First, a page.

How Do We Get Energy From Food?

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How Do We Get Energy from Food?

Sugar is very important in the weight loss management equation. I am writing a series of posts about it, and the first step is to learn how do we get energy from food, so you understand that by sugar I mean more than that honey that you add to your coffee.

How does your body digest food?

After each meal, ingested food is digested in the intestines where they are transformed into energy: simple sugars, protein, carbohydrates or fats.

This is how it works.

Simple carbohydrates (sugars) - table sugars, candies - are absorbed from the intestine into the blood stream very quickly, as simple glucose.

More complex carbohydrates - wheat, rice, etc - take longer as they need to be modified into simpler sugars (glucose) first.

And “very complex carbohydrates” - whole grains, some vegetables - not only take even longer, but part of those sugars may not be absorbed at all after being retained between the fiber that makes up whole grains and vegetables.

Fats break into simple forms (fatty acids) and are absorbed like that.

Proteins are transformed into amino acids before being absorbed. Both protein and fat slow the absorption of glucose into the bloodstream.

How do the cells in your body get energy?

Glucose will move rapidly to the bloodstream, from where it is removed by insulin to feed first the main glucose-consuming organ, our brain, and then all cells in our organism.

When there is more glucose than needed, insulin removes the excess and brings it to the liver were it is transformed temporarily into glycogen until needed. If it is not needed because we have fulfilled our requirements with basic glucose, or the liver has reached its capacity to store more quantity, glycogen is transformed into triglycerides (a type of fat) and it is deposited as fatty tissue in different parts of the body.  

On the other hand, when glucose runs too low to be able to fulfill the requirements of different organs, another important hormone, glucagon, which is also secreted by the pancreas, in this case by the alpha cells, transforms glycogen into glucose to be directly used. If there is still not enough glucose, it will reach the fat deposits to transform fat into triglycerides and then into glucose.

Our body organs, especially our brain, which can’t use any other source of energy, always use sugars as a primary source of energy. Fats will only be used once sugars and glycogen have been consumed. This is especially the case with our muscles when exercising.

 

Amino acids from proteins are building blocks for our body, especially for our muscles, and are only used as a source of energy as a very last resource, basically, when fasting.

How to trick our body to burn more fat?

That’s why, when planning our exercise routine, it is recommended we first do anaerobic exercise (weight lifting or similar exercise) to consume all the glucose and glycogen easily available and then go for an aerobic exercise (run or similar).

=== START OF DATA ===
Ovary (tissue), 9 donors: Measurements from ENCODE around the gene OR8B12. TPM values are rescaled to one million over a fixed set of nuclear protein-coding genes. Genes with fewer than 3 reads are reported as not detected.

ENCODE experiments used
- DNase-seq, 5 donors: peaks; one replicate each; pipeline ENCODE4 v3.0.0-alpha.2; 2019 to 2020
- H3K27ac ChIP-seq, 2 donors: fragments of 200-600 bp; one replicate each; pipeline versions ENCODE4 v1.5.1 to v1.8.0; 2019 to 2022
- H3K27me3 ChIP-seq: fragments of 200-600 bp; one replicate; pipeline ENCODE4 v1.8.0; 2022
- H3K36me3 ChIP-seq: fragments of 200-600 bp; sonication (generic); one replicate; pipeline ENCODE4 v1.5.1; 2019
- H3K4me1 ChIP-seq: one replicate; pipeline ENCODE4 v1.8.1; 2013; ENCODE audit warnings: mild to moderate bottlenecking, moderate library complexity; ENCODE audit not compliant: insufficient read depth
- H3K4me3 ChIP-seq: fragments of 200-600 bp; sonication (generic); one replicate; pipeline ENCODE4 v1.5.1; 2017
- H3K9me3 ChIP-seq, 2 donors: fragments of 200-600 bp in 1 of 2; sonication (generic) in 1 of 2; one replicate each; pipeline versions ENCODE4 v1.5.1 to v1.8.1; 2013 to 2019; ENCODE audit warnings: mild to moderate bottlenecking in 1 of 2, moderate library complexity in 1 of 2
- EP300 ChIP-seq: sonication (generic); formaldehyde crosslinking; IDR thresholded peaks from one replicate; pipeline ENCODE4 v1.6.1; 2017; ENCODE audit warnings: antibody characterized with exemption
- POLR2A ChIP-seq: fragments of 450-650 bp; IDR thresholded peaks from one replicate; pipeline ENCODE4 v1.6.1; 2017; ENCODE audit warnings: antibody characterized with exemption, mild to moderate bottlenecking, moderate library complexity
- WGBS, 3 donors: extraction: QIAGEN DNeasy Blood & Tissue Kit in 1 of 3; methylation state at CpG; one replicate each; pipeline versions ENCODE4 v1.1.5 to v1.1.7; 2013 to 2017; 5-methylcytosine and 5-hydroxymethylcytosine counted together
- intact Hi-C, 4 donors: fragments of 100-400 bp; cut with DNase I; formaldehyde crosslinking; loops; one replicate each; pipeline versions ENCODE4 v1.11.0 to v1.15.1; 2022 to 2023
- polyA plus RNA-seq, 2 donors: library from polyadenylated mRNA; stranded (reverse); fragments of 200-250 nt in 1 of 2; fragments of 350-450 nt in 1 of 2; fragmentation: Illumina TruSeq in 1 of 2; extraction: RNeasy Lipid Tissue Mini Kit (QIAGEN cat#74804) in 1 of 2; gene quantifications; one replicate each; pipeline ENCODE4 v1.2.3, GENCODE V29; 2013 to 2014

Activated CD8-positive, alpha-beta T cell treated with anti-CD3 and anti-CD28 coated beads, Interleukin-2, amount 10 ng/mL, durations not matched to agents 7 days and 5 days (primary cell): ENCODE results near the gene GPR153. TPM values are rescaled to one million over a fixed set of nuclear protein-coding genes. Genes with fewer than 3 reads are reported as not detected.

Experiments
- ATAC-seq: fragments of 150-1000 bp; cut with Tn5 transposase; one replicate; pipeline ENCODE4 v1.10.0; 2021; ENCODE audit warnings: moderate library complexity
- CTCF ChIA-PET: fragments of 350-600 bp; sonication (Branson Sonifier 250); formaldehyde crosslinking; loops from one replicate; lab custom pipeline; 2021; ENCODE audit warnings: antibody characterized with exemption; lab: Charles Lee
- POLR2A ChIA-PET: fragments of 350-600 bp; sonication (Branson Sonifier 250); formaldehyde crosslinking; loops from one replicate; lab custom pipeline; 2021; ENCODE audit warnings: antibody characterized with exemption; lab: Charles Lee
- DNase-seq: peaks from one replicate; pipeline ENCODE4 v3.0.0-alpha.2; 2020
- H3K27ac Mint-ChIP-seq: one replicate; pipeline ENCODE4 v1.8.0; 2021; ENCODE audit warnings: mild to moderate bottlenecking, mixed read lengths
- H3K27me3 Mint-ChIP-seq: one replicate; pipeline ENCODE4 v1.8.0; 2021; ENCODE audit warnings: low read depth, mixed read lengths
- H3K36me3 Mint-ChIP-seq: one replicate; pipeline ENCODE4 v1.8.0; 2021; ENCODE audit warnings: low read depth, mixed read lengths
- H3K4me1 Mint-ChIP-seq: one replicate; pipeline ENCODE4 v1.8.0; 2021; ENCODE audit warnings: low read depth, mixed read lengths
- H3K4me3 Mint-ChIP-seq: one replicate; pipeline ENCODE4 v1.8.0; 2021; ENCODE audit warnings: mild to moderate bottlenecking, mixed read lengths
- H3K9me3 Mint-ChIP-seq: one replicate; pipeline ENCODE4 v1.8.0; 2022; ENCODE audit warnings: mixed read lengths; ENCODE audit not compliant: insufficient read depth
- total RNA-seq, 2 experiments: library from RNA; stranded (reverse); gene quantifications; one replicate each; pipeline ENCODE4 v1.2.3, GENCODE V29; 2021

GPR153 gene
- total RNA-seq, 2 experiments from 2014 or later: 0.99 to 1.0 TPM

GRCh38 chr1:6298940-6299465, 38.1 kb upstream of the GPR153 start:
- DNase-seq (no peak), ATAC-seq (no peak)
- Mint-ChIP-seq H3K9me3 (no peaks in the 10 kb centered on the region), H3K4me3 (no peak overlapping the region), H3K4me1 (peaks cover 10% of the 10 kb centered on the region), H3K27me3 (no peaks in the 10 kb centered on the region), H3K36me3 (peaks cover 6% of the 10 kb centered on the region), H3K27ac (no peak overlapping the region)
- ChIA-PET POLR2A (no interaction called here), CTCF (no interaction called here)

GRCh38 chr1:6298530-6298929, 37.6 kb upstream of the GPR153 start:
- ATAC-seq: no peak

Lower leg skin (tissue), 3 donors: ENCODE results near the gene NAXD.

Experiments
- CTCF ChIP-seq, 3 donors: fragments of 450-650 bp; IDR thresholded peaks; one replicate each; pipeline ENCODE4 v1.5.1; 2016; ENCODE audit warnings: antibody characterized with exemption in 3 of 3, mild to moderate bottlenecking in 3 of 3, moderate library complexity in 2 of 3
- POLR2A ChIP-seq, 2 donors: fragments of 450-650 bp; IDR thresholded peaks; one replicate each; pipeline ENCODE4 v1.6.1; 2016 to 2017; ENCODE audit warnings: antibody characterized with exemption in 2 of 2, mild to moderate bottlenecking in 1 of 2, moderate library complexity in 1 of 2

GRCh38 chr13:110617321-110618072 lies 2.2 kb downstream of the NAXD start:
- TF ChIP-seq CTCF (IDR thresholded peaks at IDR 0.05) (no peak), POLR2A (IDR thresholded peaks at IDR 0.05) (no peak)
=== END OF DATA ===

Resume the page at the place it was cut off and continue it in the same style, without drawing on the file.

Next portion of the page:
In this way, the body accesses fat deposits, as a source of energy during aerobic exercise (running), once glucose and glycogen are all consumed during the anaerobic exercise (weight lifting).

Some authors recommend the inverse routine, and it can be a controversial argument, but the most important fact is to exercise long enough to consume glucose and glycogen (better by anaerobic exercise), and to keep exercising when they are not available anymore so the body needs to reach the fat storage to burn fat to be used as an energy fuel. Medium-intensity aerobic exercise (medium-intensity running) seems favors fat burning. 

Why do we lose weight fast when following a very low carb diet?

By the way, for each gram of glycogen stored, the body stores 3 grams of water too. This is one of the reasons why when you follow one of the multiple diets that restrict carbohydrates and you lose weight so quickly: You are basically losing all the water attached to glycogen.

The reason is that because there is no glucose available (no hydrocarbons in the diet), the body is forced to burn all the glycogen available, and therefore the water associated to the glycogen is lost.

You will recover that water again as soon as you eat carbohydrates again and restore your glycogen deposits.

What no to eat to lose weight

If you ask me what not to eat to lose weight I would tell you to avoid simple sugars and to eat complex sugars in moderation and always respecting the portion sizes. If you don’t know how the healthy portion sizes look like, you can download a pdf here your free guide to healthy portion sizes.    

Over to You!

Was this information new to you or did you know this already? 

I'd appreciate your feedback!

About the Author

Arantxa Mateo

Arantxa is a trained biologist, nutrition specialist and weight management coach. Born in Spain, she spent 5 years in Australia before moving to the US. Her motto is "Food is a pleasure. Nobody deserves to be on a diet."

Find out more about Arantxa and 32 Mondays >>

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Comments: 1
  • #1

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